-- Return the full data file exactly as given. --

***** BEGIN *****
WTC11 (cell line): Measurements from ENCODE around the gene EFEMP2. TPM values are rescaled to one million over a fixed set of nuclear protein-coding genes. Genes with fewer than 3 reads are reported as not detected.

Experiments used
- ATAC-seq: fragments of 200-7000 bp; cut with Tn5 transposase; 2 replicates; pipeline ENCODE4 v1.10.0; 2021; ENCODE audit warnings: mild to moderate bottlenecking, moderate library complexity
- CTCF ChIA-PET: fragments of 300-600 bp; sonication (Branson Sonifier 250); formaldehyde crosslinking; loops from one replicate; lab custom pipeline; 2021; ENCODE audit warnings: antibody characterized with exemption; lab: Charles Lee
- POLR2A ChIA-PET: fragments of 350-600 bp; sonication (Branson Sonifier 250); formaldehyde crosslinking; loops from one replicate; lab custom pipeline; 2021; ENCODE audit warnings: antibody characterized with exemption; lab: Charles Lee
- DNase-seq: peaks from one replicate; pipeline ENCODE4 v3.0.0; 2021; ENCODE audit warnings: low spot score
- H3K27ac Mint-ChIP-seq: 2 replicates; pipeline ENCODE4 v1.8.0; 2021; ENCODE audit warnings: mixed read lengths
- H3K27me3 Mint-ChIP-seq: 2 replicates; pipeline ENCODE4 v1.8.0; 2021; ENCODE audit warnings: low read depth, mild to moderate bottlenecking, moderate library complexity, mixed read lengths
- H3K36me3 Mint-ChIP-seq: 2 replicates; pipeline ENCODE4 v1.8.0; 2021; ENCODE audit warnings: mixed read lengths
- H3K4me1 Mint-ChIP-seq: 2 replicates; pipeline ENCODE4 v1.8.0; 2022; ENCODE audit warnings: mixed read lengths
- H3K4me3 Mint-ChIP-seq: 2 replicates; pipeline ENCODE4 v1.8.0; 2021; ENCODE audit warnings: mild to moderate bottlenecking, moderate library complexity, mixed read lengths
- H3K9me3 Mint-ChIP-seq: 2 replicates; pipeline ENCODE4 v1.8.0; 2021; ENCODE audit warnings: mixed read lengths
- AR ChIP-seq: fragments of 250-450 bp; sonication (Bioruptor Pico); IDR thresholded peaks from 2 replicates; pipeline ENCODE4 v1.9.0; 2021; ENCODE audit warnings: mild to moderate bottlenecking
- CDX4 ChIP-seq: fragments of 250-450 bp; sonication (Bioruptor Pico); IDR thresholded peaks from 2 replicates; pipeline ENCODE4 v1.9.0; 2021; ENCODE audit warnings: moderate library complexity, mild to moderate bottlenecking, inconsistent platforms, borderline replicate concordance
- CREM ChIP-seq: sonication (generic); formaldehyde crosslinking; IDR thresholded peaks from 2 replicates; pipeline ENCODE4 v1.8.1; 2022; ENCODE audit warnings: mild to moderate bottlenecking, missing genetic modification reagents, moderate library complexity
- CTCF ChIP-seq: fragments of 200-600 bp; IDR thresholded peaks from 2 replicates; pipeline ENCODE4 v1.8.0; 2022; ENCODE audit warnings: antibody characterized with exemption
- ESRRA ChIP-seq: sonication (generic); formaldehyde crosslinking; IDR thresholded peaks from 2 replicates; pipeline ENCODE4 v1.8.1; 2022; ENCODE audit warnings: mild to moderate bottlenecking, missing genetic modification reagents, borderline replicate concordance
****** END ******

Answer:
WTC11 (cell line): Measurements from ENCODE around the gene EFEMP2. TPM values are rescaled to one million over a fixed set of nuclear protein-coding genes. Genes with fewer than 3 reads are reported as not detected.

Experiments used
- ATAC-seq: fragments of 200-7000 bp; cut with Tn5 transposase; 2 replicates; pipeline ENCODE4 v1.10.0; 2021; ENCODE audit warnings: mild to moderate bottlenecking, moderate library complexity
- CTCF ChIA-PET: fragments of 300-600 bp; sonication (Branson Sonifier 250); formaldehyde crosslinking; loops from one replicate; lab custom pipeline; 2021; ENCODE audit warnings: antibody characterized with exemption; lab: Charles Lee
- POLR2A ChIA-PET: fragments of 350-600 bp; sonication (Branson Sonifier 250); formaldehyde crosslinking; loops from one replicate; lab custom pipeline; 2021; ENCODE audit warnings: antibody characterized with exemption; lab: Charles Lee
- DNase-seq: peaks from one replicate; pipeline ENCODE4 v3.0.0; 2021; ENCODE audit warnings: low spot score
- H3K27ac Mint-ChIP-seq: 2 replicates; pipeline ENCODE4 v1.8.0; 2021; ENCODE audit warnings: mixed read lengths
- H3K27me3 Mint-ChIP-seq: 2 replicates; pipeline ENCODE4 v1.8.0; 2021; ENCODE audit warnings: low read depth, mild to moderate bottlenecking, moderate library complexity, mixed read lengths
- H3K36me3 Mint-ChIP-seq: 2 replicates; pipeline ENCODE4 v1.8.0; 2021; ENCODE audit warnings: mixed read lengths
- H3K4me1 Mint-ChIP-seq: 2 replicates; pipeline ENCODE4 v1.8.0; 2022; ENCODE audit warnings: mixed read lengths
- H3K4me3 Mint-ChIP-seq: 2 replicates; pipeline ENCODE4 v1.8.0; 2021; ENCODE audit warnings: mild to moderate bottlenecking, moderate library complexity, mixed read lengths
- H3K9me3 Mint-ChIP-seq: 2 replicates; pipeline ENCODE4 v1.8.0; 2021; ENCODE audit warnings: mixed read lengths
- AR ChIP-seq: fragments of 250-450 bp; sonication (Bioruptor Pico); IDR thresholded peaks from 2 replicates; pipeline ENCODE4 v1.9.0; 2021; ENCODE audit warnings: mild to moderate bottlenecking
- CDX4 ChIP-seq: fragments of 250-450 bp; sonication (Bioruptor Pico); IDR thresholded peaks from 2 replicates; pipeline ENCODE4 v1.9.0; 2021; ENCODE audit warnings: moderate library complexity, mild to moderate bottlenecking, inconsistent platforms, borderline replicate concordance
- CREM ChIP-seq: sonication (generic); formaldehyde crosslinking; IDR thresholded peaks from 2 replicates; pipeline ENCODE4 v1.8.1; 2022; ENCODE audit warnings: mild to moderate bottlenecking, missing genetic modification reagents, moderate library complexity
- CTCF ChIP-seq: fragments of 200-600 bp; IDR thresholded peaks from 2 replicates; pipeline ENCODE4 v1.8.0; 2022; ENCODE audit warnings: antibody characterized with exemption
- ESRRA ChIP-seq: sonication (generic); formaldehyde crosslinking; IDR thresholded peaks from 2 replicates; pipeline ENCODE4 v1.8.1; 2022; ENCODE audit warnings: mild to moderate bottlenecking, missing genetic modification reagents, borderline replicate concordance